Across the street and a little way down the road, there’s a house for sale. From what I remember from reading listings back when we were house hunting, it’s “done”: remodeled, updated, all shiny and ready to be moved in to. I pass by it at least twice a day, and seeing it makes me a bit wistful sometimes. It’s a feeling akin to what property development companies must be aiming to provoke in weary commuters when they raise billboards that read “If you lived here you’d be home by now.” We went with a mortgage that got us a house which, well, isn’t “done” yet – at least not in that sense. Our New Hampshire house is in pretty good shape, but there’s a long list of things that need tweaking – like repairing leaking faucets, and installing grounded electrical outlets.
One of the quirky things about this place is that the addition (where the master bedroom and my office are) is very distinct from the original house. It was designed to be used as an apartment, not so much for a tenant, the neighbors tell us, but as a place for the previous owner’s grown children to stay when they came for a visit. For the moment, it takes a quick step through the garage to get to the way upstairs. We’ve got a builder lined up to frame a short wall and rehang the doors, but until that’s done, going to that part of the house feels a bit like going next door.
That’s compounded by fact that heating upstairs is acting up – the last time the electricians were here, they thought they’d sorted it out. Not quite. They’re due back, though, to combine two existing electrical panels in the basement into a single, safer one. As that involves turning off all the power in the house (which means no heat for a while), they’re waiting for a marginally warmer day to start the job.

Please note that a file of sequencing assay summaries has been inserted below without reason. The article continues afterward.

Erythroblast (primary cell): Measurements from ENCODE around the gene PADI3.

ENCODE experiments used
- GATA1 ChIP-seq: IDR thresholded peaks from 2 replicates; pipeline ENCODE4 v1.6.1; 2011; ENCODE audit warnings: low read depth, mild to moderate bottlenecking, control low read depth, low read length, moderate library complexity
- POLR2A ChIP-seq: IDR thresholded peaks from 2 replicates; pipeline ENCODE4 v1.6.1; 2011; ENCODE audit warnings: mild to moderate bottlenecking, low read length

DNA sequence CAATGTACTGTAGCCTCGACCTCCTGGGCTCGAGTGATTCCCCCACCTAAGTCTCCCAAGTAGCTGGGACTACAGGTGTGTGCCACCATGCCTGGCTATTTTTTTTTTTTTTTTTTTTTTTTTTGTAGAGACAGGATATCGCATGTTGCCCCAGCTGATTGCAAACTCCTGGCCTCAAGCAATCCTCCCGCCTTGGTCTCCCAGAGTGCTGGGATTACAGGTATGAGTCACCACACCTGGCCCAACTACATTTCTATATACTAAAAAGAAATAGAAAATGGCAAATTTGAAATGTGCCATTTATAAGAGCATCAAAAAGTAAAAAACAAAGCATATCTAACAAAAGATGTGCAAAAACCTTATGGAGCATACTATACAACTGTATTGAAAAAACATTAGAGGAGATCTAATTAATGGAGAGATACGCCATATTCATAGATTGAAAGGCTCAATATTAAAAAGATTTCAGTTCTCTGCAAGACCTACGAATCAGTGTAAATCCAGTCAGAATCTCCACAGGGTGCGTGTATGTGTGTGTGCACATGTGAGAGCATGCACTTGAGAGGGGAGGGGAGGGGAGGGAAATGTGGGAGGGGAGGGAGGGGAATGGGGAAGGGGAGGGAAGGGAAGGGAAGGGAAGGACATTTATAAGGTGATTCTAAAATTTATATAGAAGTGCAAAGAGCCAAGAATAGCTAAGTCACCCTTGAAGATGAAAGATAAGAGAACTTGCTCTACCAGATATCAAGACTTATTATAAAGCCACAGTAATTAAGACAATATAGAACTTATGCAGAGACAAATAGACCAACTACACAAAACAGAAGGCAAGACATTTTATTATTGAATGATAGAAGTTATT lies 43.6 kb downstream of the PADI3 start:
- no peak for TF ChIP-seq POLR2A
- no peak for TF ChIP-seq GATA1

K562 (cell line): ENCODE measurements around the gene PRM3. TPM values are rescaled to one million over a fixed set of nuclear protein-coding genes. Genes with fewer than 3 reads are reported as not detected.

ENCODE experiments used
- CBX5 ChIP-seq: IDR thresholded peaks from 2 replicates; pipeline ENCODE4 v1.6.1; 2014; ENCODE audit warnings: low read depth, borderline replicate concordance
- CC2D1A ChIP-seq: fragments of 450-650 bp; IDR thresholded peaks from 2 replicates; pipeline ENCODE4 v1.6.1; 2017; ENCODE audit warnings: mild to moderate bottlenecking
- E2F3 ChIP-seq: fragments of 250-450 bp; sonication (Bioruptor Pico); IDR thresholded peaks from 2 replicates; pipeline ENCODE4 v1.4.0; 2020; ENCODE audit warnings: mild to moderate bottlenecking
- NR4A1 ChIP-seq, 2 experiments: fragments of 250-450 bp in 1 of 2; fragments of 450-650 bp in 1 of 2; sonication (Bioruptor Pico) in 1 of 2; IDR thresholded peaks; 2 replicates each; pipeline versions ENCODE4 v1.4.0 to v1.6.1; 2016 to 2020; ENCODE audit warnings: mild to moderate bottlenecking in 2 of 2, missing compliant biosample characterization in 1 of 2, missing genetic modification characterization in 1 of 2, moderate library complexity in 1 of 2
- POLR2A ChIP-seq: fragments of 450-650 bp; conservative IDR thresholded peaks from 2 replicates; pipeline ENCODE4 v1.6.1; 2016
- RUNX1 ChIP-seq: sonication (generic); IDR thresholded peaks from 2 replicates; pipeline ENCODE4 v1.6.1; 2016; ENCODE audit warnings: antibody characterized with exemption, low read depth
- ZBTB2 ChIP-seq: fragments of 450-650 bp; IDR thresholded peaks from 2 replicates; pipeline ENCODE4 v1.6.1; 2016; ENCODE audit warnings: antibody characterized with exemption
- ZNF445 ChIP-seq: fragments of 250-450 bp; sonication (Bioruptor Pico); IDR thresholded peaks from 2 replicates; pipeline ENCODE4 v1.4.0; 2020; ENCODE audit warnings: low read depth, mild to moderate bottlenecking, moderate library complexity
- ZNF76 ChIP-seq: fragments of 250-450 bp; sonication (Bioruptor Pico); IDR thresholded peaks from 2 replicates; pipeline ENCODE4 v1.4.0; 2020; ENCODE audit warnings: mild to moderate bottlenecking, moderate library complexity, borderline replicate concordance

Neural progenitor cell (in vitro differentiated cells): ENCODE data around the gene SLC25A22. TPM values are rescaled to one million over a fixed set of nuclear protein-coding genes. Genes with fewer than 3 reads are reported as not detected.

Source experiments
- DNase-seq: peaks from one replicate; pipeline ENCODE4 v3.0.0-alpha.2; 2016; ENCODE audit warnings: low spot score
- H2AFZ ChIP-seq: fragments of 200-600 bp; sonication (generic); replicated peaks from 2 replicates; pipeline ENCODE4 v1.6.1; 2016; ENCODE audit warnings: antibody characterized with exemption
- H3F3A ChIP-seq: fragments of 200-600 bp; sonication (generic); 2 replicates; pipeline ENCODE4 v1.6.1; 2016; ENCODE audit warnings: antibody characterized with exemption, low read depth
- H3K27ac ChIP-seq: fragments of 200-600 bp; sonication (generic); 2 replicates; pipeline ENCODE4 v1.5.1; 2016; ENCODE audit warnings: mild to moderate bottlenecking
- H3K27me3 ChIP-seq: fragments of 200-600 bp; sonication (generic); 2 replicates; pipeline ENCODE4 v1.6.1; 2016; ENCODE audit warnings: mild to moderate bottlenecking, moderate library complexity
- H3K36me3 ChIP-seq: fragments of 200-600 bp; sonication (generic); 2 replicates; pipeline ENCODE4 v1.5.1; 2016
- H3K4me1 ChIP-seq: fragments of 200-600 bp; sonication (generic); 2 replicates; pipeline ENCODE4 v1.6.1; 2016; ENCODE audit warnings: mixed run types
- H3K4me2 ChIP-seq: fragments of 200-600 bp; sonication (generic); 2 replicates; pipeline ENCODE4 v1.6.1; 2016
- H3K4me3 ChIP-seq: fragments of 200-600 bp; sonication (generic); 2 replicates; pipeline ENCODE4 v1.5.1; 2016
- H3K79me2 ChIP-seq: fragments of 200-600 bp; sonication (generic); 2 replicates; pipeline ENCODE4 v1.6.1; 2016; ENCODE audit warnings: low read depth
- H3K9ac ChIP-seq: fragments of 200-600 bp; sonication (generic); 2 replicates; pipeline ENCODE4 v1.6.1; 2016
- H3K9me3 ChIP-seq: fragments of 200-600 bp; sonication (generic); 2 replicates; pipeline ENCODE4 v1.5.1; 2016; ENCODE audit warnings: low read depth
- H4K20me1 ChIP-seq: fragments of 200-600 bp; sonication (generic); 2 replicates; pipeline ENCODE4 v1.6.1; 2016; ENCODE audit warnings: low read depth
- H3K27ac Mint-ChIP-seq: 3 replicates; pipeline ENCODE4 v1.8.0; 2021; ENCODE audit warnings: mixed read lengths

I like the electricians a lot. (I liked the plumber, too, not the least because he and the dog got along great.) There’s something Obi wan and his young apprentice about the two of them. The first day they were here, D had brought home large ziplocs of cookies and donuts the night before, leftovers from an event at his work – which made for a nice coffee break for the electricians, and happiness all around. Last Monday (the day they thought they had puzzled out the upstairs heat) came on the heels of a crazy weekend, I was off to my first day in an office since before Eleven was born, the weather was rotten, and the cookie jar was empty. I felt bad.
I’ve been leaving the sugar bowl out, and a pair of spoons; mugs and a tin of brownies on the counter, and a pitcher of milk in the fridge, in case the electricians show up while I’m away. (The one day I called their dispatcher in the morning to check on their schedule felt too much like spying on Santa.)
I remind myself daily that we bought a house that wasn’t done yet on purpose, and that we’ve lived through this before, when we first moved into the house in Virginia. Even so, it’s wearing to not to have settled on which cupboard to keep the cereal boxes in, let alone commuting to my closet.
But progress is being made, and some things are already perfectly back to normal: one of the cats, for instance, threw up its breakfast on the kitchen floor this morning. Just like home.